Skip to main content

The growing inequality of doing AI research

Axios Future

By Bryan Walsh ·Oct 03, 2020

A new report shows that cripplingly high computational costs mean just a handful of big companies are able to do top-flight AI research.

Why it matters: AI will do more than any other technology to shape our future. If only the Googles and the Microsofts of the world have the resources needed to move the field forward, it will solidify their power — and possibly strangle innovation.

By the numbers: It likely cost the Microsoft-funded research group OpenAI more than $10 million to train GPT-3, its cutting-edge, new natural language processing algorithm, according to the annual State of AI Report published Thursday.


  • What this means "is that a handful of well-capitalized entities are now in control of artificial general intelligence research," says Ian Hogarth, a visiting professor at University College of London and one of the co-authors of the report.

Of note: OpenAI was originally founded as a nonprofit with the purpose of pursuing AI research for the benefit of all humanity.

  • But last year it set up a for-profit arm and accepted a billion-dollar investment from Microsoft.
  • Last month Microsoft announced it would be exclusively licensing GPT-3.

What they're saying: "This is a direct reflection of the cost of doing frontier research in compute and talent," says Hogarth.

Context: In the future the costs of developing these massive models may become prohibitive even for the richest tech companies.

  • The report found that without major research breakthroughs, reducing the error rate for ImageNet — a massive database used for visual recognition research — from 11.5% to 1% could cost 100 billion billion dollars. (Yes that's two "billions.")
  • All that compute requires lots of energy, which in turn means that AI research has a growing environmental footprint.

The bottom line: It doesn't make sense scientifically or ethically for high-level AI research to be done only by those companies that can afford it, but changing the paradigm won't be easy.


Comments

Popular posts from this blog

Menon meets Karzai, discusses security of Indians

Kabul/New Delhi/Washington, March 5 (IANS) India Friday said that the Feb 26 terror attack in Kabul will not deter it from helping rebuild Afghanistan as National Security Adviser Shivshankar Menon met Afghan President Hamid Karzai in Kabul to review the security of around 4,000 Indians working in that country. Menon, who arrived here Friday morning on a two-day visit, discussed with Karzai some proposals to bolster security of Indians engaged in a wide array of reconstruction activities, ranging from building roads, bridges and power stations to social sector projects. The Indian government is contemplating a slew of steps to secure Indians in Afghanistan, including setting up protected venues where the Indians working on various reconstruction projects will be based. Deploying dedicated security personnel at places where Indians work is also being considered. Menon also met his Afghan counterpart Rangin Dadfar Spanta and enquired about the progress in the probe into the Kabul atta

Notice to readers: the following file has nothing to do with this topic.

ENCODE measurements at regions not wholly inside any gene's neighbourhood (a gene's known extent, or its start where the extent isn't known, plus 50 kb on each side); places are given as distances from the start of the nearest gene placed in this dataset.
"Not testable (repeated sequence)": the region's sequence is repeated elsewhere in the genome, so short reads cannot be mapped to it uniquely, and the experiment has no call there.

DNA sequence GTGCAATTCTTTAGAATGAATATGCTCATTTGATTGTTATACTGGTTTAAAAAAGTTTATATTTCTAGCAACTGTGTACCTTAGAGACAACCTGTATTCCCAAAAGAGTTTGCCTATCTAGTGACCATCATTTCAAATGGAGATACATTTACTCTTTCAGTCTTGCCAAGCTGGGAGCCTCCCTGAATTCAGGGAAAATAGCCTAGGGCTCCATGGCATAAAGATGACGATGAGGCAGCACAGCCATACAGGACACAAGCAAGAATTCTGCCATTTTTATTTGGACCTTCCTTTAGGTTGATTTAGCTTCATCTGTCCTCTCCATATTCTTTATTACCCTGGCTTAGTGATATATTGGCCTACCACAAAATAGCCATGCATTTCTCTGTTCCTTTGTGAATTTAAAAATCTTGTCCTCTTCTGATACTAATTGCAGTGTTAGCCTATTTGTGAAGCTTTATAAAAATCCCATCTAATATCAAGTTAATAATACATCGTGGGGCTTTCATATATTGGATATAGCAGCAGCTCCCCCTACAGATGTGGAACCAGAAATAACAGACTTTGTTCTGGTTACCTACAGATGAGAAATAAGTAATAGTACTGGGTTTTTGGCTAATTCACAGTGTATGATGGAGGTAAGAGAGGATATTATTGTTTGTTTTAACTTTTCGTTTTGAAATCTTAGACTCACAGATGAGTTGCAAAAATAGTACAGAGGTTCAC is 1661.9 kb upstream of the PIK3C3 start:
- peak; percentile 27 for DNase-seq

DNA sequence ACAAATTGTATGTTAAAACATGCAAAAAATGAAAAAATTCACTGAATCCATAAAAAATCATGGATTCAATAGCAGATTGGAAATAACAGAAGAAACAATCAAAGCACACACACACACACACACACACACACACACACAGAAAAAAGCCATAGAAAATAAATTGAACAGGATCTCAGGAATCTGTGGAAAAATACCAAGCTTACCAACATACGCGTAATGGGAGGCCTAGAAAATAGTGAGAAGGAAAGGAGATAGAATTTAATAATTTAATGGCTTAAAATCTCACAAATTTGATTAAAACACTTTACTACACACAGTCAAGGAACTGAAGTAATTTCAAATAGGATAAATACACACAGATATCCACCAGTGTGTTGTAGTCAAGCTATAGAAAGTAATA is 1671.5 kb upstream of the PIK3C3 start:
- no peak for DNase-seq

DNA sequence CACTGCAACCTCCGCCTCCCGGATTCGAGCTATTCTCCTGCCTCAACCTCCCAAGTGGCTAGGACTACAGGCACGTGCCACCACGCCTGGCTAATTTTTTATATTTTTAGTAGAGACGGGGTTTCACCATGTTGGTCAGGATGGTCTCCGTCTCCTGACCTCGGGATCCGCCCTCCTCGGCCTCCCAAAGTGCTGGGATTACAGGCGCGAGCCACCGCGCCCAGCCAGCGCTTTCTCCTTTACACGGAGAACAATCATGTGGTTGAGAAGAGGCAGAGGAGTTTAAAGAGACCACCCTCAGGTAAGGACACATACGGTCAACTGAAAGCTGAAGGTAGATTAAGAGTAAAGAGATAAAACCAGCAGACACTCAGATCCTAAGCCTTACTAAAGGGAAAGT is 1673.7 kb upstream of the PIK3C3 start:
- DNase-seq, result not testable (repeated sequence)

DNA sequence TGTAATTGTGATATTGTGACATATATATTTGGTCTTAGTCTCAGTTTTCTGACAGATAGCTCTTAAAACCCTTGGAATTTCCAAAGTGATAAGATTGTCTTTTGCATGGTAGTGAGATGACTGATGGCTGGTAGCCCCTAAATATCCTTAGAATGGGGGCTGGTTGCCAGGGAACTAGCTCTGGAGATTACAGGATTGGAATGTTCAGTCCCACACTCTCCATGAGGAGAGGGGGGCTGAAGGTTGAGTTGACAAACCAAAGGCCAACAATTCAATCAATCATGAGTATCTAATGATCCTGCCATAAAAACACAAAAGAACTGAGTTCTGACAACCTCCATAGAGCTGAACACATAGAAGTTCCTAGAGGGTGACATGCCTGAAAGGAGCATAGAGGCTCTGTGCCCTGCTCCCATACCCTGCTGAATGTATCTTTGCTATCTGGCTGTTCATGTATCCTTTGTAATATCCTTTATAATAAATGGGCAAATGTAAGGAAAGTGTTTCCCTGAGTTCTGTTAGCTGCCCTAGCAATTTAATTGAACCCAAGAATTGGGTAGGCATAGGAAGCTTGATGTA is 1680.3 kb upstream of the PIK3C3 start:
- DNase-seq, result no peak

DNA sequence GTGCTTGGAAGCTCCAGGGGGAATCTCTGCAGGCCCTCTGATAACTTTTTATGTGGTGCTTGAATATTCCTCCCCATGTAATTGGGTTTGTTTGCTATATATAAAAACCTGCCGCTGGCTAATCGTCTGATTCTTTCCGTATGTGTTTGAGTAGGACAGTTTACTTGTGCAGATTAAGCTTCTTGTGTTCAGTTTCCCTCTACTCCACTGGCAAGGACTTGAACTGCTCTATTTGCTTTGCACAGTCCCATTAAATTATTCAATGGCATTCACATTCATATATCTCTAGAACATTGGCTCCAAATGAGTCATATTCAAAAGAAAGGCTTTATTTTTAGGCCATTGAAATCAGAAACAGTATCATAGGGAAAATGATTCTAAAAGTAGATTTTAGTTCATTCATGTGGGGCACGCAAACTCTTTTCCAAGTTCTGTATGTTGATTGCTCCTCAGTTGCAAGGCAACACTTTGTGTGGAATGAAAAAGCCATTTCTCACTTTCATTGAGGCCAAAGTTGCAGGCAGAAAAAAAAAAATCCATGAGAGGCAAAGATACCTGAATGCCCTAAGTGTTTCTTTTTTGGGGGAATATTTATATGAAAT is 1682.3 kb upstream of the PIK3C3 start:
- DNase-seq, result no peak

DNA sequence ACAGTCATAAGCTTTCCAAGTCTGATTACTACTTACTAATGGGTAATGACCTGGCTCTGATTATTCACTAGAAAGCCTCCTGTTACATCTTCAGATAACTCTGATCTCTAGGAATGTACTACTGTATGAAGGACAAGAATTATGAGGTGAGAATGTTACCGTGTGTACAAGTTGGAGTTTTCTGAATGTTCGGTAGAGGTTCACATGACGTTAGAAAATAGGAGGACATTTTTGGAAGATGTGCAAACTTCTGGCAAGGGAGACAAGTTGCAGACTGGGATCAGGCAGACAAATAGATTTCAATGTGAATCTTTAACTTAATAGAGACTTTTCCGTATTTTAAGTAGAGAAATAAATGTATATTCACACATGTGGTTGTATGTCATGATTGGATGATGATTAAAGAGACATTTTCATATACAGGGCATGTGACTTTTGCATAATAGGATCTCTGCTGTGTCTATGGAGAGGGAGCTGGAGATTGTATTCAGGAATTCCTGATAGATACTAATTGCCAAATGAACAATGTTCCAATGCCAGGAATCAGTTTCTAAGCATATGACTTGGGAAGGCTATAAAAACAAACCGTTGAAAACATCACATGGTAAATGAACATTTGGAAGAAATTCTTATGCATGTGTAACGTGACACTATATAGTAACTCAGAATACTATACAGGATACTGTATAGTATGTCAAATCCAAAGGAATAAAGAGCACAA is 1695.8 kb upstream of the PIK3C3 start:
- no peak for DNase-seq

Iran is losing the game to regional actors in its strategic depth

Rethink before It’s Too Late http://www.irdiplomacy.ir/index.php?Lang=en&Page=21&TypeId=15&ArticleId=7108&BranchId=19&Action=ArticleBodyView Iran is losing the game to regional actors in its strategic depth –Afghanistan. By Houman Dolati It is no more a surprise to see Iran absent in Afghanistan affairs. Nowadays, the Bonn Conference and Iran’s contributions to Afghanistan look more like a fading memory. Iran, which had promised of loans and credit worth five-hundred million dollars for Afghanistan, and tried to serve a key role, more than many other countries, for reconstruction and stabilization of Afghanistan, is now trying to efface that memory, saying it is a wrong path, even for the international community. Iran’s empty seat in the Rome Conference was another step backward for Afghanistan’s influential neighbor. Many other countries were surprised with Iran’s absence. Finding out the vanity of its efforts to justify absence in Rome, Iran tried to start its

Pakistani firm whose chemicals were used to kill US troops seeks subsidy for Indiana plant

By Jennifer Griffin, Justin Fishel Published March 22, 2013   A Pakistani fertilizer maker whose chemicals have been used in 80 percent of the roadside bombs that have killed and maimed American troops in Afghanistan is now seeking U.S. taxpayer subsidies in order to open a factory in Indiana.  The request appears to be on hold pending further review, but the situation has stirred outrage in Congress, where some accuse the Pakistani government of halting efforts to clamp down on the bomb-making.  For the past seven years, the U.S. government has known that the raw material calcium ammonium nitrate, or CAN, is making its way across the border into Afghanistan where the Taliban use it to fuel their most deadly weapons, namely the improvised explosive device. IEDs have long been the number one killer of U.S. and coalition troops.  The material largely comes from Pakistani fertilizer maker the Fatima Group. But the Pakistani government has stymied attempts by the Pentagon to stop the